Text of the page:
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September 15, 2011
One thing I forgot in my own review were the glaring technical errors such as shaving on the moon with soap and a safety razor. On all space missions, shaving is done with a special vacuum-assisted electric razor. This conserves water and prevents hair clippings from entering the spacecraft.
September 08, 2011
It does not hit the same stratospheric heights of masterpieces like The Blair Witch Project or the first Paranormal Activity? I must have seen a different Blair Witch or Paranormal as neither of which rings any bells for me. Thanks for the review. I think I'll pass on this for sure.
September 09, 2011
I guess we have different definitions of what is and isn't scary. In any case, your opinion is noted.
September 09, 2011
Honestly, I like your writing style. I think your choice of words or command of the English language is great & you should definitely continue to write reviews or share your opinions on social networking sites. Our opinions on films differ quite a bit but...that makes things more interesting. I try to take what I can from each review be it good or bad & that's how I base my final decision on whether or not to watch. I wouldn't be so arrogant as to say you're opinion here is wrong but the hand-held camera films, hoax films, or found footage videos never do anything for me. If you did like this, I do think you might want to seek out The Last Broadcast or a relativelt unknown film that was received well entitled Under The Raven's Wing which I highly recommend. There are good films which have the "hand-held" camera element but I daresay they probably won't be playing in the local theatres unfortunately.
September 07, 2011
Great review
September 07, 2011
Thanks, although I think I'm sending the reader mixed messages. It's a very flawed movie, and yet I thought it was entertaining.
September 03, 2011
I found this with a lot of ambition, and while I am with you, its claims of 'reality' were lost as soon as I saw those handheld cameras. This had some genuinely creepy moments, but it just didn't hit the spot with me, as there was a lot of things missing in its fictional narrative. Still, quite a bold undertaking and reminded me how I felt about "Open Water" and "The Fourth Kind" (maybe I should stop watching movies such as this). I just couldn't give it a full recommendation but it is definitely worth a look. .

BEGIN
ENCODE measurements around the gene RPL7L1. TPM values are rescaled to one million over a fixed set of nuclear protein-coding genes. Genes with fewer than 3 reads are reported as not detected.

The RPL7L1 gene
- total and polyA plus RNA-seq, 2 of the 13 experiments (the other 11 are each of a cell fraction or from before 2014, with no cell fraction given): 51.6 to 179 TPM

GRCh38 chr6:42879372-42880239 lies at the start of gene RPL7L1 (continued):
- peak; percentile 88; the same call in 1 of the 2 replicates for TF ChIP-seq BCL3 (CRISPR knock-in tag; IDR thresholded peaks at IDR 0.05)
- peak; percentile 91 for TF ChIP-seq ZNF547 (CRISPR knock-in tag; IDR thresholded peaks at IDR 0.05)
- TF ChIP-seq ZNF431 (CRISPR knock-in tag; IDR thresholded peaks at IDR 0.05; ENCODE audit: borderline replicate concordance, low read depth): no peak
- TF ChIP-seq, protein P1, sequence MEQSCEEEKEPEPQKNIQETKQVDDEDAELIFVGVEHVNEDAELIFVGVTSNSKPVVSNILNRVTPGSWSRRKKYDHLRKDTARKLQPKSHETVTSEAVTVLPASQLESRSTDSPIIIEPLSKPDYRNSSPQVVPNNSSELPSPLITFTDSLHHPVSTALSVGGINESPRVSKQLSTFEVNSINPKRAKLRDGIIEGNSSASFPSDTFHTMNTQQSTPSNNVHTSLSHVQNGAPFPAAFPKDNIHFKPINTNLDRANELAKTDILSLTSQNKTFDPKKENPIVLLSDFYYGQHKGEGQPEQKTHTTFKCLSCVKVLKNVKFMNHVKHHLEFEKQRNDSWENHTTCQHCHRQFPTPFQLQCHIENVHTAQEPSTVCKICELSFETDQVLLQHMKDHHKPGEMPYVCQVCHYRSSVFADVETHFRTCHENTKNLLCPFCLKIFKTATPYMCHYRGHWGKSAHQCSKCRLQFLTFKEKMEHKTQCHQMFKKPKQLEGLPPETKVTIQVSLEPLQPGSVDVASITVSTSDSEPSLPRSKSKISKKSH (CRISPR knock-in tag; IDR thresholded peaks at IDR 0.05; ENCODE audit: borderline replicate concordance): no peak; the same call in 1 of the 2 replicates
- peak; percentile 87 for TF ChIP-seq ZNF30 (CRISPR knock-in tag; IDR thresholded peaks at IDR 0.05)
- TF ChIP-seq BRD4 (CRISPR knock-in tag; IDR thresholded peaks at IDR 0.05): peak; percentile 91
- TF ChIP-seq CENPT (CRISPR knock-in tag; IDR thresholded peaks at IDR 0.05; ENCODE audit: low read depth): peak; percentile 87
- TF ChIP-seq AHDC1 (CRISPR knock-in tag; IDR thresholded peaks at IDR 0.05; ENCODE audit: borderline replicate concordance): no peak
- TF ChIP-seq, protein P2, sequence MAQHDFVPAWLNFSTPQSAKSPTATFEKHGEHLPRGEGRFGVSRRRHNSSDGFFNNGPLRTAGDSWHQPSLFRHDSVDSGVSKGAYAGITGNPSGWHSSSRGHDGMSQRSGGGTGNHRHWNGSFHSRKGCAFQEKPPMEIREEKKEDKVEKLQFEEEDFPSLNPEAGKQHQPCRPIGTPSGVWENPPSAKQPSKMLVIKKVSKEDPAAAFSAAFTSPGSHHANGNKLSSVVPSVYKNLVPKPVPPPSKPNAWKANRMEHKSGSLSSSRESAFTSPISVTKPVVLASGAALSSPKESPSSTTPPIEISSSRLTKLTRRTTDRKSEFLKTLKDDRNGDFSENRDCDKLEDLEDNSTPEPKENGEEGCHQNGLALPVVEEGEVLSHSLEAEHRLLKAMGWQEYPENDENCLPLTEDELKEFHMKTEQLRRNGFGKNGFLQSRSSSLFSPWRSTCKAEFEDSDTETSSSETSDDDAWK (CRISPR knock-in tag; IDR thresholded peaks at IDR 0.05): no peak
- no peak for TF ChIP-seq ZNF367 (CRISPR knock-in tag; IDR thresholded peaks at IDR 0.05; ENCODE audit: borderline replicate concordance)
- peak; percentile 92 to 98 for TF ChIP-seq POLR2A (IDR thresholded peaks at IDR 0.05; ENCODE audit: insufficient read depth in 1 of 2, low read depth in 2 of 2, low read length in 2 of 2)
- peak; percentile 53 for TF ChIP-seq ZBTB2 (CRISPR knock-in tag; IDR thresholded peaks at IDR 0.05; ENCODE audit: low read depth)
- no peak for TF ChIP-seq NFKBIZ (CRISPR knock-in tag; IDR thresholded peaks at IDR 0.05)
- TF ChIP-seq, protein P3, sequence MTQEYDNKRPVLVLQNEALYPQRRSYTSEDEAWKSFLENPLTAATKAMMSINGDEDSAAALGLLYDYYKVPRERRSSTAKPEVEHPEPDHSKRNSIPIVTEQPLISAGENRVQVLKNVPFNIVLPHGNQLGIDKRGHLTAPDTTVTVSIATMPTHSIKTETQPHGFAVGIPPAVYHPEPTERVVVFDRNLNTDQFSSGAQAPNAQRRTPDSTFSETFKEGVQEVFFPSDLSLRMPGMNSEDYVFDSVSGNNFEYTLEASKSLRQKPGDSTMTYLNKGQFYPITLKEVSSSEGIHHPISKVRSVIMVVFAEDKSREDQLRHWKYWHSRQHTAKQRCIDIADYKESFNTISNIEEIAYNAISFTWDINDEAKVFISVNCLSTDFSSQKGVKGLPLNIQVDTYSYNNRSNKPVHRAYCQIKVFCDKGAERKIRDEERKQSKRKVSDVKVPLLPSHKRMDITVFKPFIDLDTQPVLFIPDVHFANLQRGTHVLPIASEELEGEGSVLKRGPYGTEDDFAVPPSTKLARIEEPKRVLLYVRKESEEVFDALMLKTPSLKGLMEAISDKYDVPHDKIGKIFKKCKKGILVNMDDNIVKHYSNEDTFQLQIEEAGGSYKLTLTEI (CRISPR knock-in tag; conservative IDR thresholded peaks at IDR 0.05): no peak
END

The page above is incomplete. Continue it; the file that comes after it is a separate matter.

September 03, 2011
I agree that the film is deeply flawed, but I still enjoyed it. Ever since the release of Paranormal Activity, I've been getting more into found-footage mockumentaries. I'm still waiting for The Poughkeepsie Tapes, which has been delayed since 2007. We'll probably never see that in theaters.
More Apollo 18 reviews
review by . September 03, 2011
posted in Movie Hype
Movies such as “The Blair Witch Project” and “Paranormal Activity” rely on the power of suggestion in order to generate the feeling of suspense and of a frightening situation. “Apollo 18” takes the same gimmick and suggests that the film has been edited from 84 minutes of actual footage uploaded by an “unknown someone” on the internet. The film suggests that it is real, and that you are about to see some real footage much like what “The Fourth …
review by . September 17, 2011
posted in Movie Hype
*1/2 out of ****     Creepy is as creepy does. You may find what I call "cheap jump scares" to be the real deal, while I consider them to be...well, cheap jump scares. It's all a matter of opinion (or interest, or taste, or all-around decency) whether a horror film truly scares the viewer. There are horror films that I dislike that many others have enjoyed, and oh, I would have loved to love them too. But I can't lie; critics simply cannot do so. However, casual viewers might …
review by . September 15, 2011
posted in Movie Hype
   Apollo 18      This is a movie with tremendous potential.  Unfortunately, it was ruined by an insistence upon making the entire movie appear as bad as the actual videos sent from the moon were in the early 1970s.  There was no reason for this.  Ron Howard didn’t have to do that when making Apollo 13.  He understood that it was a film meant to entertain.  That purpose cannot possibly be served by making every scene virtually unwatchable. …
review by . January 08, 2012
APOLLO 18 Breaks Ground As A Guilty Pleasure, At Best
   APOLLO 18:   As I’ve said elsewhere, I think it’s hard not to enjoy a quality conspiracy, and mankind’s only manned off-world moon missions have been the subject of quite a few.  First, there’s the one that claims that the United States never went to moon, that it was all faked, shot on a soundstage somewhere in California, Arizona, or New Mexico.  Then, there’s the one that claims the Apollo missions were actually the cover story; what …
About the reviewer
Chris Pandolfi ()
Ranked #5
Growing up a shy kid in a quiet suburb of Los Angeles, Chris Pandolfi knows all about the imagination. Pretend games were always the most fun for him, especially on the school playground; he and his … more
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About this movie



Genre: Drama, Horror, Thriller
Release Date: 22 April 2011 (USA)
Screen Writer: Brian Miller, Cory Goodman